A hero, to me, is someone who faces tough challenges with both courage and joy, and refuses to look away. Over Reunion Weekend earlier this summer, I met my newest hero.
This new hero is Corey Reich, and he graduated in 2008. There were times that Corey wasn’t so sure that he would be back to Middlebury to celebrate his 10th Reunion with his friends. That’s because during his junior year in college, he was diagnosed with amyotrophic lateral sclerosis (ALS)—the progressive neurodegenerative disease also known as Lou Gehrig’s disease.
ALS has a life expectancy after diagnosis of two to five years, and Corey’s doctors advised him against returning to school. But with true Middlebury spirit, Corey came back, finished his senior year, and graduated with his class. He then returned to his hometown of Piedmont, California, and became a passionate fundraiser for ALS research and a spokesperson for the Young Faces of ALS.
Corey and his family have so far raised both awareness and more than $8 million for the ALS Therapy Development Institute. He’s channeled his passion for baseball and beer by raising money through related events, and he’s spearheaded the Young Faces of ALS National Corntoss Challenge. Corey has also been the assistant coach of the boys’ and girls’ tennis teams at Piedmont, his former high school, for the past 10 years.
I got to spend some time with Corey at Reunion when we honored him with an Alumni Achievement Award, and I quickly understood the depths of courage and joy that he possesses. The thunderous applause by which his classmates, family, and friends celebrated this honor indicated that Corey is not my hero alone.
My time with Corey was one of many extraordinary moments at Reunion over that gorgeous early June weekend. It was the kind of blue-sky, green-grass, fresh-breezes weekend that makes Vermont in the summer so utterly pleasurable, and being part of the Middlebury community all the more rewarding. On Saturday evening, in the white tents behind the Mahaney Center for the Arts filled with returning alumni, I met more than 75 years’ worth of courageous, joyful Middlebury graduates. To the Class of 2013: I think that my two Great Pyrenees, Padma and Suka, were ready to stay with you the rest of the night.
Before the class receptions, I took a walk down the aisle of Mead Chapel with my two new friends, Dumont Rush and Stu Walker, both Class of 1943 and back on campus for their 75th Reunion. Ninety-six-year-old Dumont is a Navy veteran who graduated from both MIT and Middlebury and had an extraordinary career as a nuclear scientist. Now, with his wife Peggy, he’s an active member of the greater Middlebury community. Stu Walker, 95, is also a veteran; a former professor of pediatrics and chief of pediatrics at Mercy Hospital in Baltimore; an Olympic yachtsman who competed in the 1968 games; and a competitive sailor who only retired from the sport two years ago (yes, you read that right). When I asked him when his last sail was, he told me it was only last month. He came with his wife Patricia, whom he married just five years ago.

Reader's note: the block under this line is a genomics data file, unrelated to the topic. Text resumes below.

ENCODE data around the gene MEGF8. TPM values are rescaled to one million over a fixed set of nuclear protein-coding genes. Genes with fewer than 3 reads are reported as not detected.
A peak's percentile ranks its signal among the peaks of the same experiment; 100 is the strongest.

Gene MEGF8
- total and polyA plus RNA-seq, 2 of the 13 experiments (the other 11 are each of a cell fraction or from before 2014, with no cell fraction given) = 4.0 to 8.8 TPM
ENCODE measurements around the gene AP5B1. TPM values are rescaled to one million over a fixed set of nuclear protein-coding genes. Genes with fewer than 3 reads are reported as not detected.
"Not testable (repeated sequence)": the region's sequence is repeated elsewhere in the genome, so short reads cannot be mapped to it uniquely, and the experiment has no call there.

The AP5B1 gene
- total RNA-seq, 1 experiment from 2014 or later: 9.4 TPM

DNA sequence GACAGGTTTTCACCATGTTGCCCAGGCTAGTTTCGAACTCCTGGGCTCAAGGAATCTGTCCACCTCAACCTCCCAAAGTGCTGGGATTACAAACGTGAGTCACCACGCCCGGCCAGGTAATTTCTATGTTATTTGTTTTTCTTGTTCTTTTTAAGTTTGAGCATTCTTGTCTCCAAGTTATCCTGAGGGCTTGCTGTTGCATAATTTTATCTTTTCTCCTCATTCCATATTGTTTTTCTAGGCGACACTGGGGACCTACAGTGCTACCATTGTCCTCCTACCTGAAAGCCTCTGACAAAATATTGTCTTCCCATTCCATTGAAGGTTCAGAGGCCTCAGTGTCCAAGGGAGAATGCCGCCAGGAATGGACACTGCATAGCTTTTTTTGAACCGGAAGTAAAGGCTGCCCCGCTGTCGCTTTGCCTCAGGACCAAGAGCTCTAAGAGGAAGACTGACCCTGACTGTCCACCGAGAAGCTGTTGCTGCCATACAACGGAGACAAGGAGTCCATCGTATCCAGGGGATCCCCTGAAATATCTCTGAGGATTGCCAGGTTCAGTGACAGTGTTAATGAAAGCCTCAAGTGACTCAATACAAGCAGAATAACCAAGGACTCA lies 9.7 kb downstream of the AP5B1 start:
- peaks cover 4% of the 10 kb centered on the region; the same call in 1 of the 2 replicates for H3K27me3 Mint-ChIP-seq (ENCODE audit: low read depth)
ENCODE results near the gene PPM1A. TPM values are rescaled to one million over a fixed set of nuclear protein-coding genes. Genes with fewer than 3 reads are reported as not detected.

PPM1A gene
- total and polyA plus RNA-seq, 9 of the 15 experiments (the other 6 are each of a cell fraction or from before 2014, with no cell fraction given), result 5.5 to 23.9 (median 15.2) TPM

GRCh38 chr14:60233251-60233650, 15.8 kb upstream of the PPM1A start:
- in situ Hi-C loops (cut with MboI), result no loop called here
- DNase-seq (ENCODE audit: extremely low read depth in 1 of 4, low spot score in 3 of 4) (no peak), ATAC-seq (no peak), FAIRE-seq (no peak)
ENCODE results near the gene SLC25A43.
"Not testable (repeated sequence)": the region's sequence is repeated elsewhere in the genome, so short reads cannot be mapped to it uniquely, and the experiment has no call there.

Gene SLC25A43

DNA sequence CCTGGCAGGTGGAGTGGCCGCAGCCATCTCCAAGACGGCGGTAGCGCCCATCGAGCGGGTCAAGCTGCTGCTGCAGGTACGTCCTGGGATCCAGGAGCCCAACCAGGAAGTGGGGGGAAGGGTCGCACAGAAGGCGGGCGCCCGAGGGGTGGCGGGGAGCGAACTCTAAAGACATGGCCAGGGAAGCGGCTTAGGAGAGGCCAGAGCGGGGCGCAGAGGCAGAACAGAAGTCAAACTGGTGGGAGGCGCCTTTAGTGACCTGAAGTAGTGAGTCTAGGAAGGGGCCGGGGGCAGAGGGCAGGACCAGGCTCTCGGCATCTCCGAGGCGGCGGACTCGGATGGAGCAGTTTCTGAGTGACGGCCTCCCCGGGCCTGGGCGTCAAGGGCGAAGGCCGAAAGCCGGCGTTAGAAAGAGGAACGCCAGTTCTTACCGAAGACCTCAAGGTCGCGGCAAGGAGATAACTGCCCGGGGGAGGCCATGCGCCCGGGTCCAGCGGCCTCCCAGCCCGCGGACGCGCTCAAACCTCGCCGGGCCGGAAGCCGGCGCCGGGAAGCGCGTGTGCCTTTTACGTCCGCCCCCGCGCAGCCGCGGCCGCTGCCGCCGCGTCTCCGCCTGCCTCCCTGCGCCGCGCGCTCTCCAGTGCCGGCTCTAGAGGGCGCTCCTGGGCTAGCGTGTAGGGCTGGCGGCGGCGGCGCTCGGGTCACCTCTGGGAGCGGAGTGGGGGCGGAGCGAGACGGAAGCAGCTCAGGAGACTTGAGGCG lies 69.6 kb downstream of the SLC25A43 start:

As I walked arm-in-arm with Stu and Dumont, I thought about the nearly 100 years of life fully lived each of these remarkable men represented. Both worked courageously to improve the lives of others in their careers and have joyfully pursued their passions for decades. I can’t think of two better examples of Middlebury energy and creativity.
Such lives are an essential part of what it means to be Middlebury. Reunion comes just two weeks after Commencement, where we celebrated the achievements of the Class of 2018, including six Fulbright Scholarship recipients, three Watson Fellows, and a Charles B. Rangel International Affairs Fellow.
Toni Cross ’18, the Rangel Fellow, has had a passion for languages since she was a child and currently speaks Modern Standard Arabic, Moroccan Arabic, French, Russian, and Spanish. This fellowship will prepare her for a career in the Foreign Service—her intended path since she was 11 years old.
Toni and her 2018 classmates joined the ranks of Middlebury alumni on May 27. I did two weeks later. Dan Elish and Maria Padian closed their class history by officially adopting me into the Middlebury Class of 1983—a great surprise and honor!
I encourage you to find a hero to honor, a role model or two to emulate, and an opportunity to invite a new friend into your circle this summer. Carry forward this spirit of Reunion, where Middlebury’s values of rigor, resilience, openness, connectedness, and caring were on full display.
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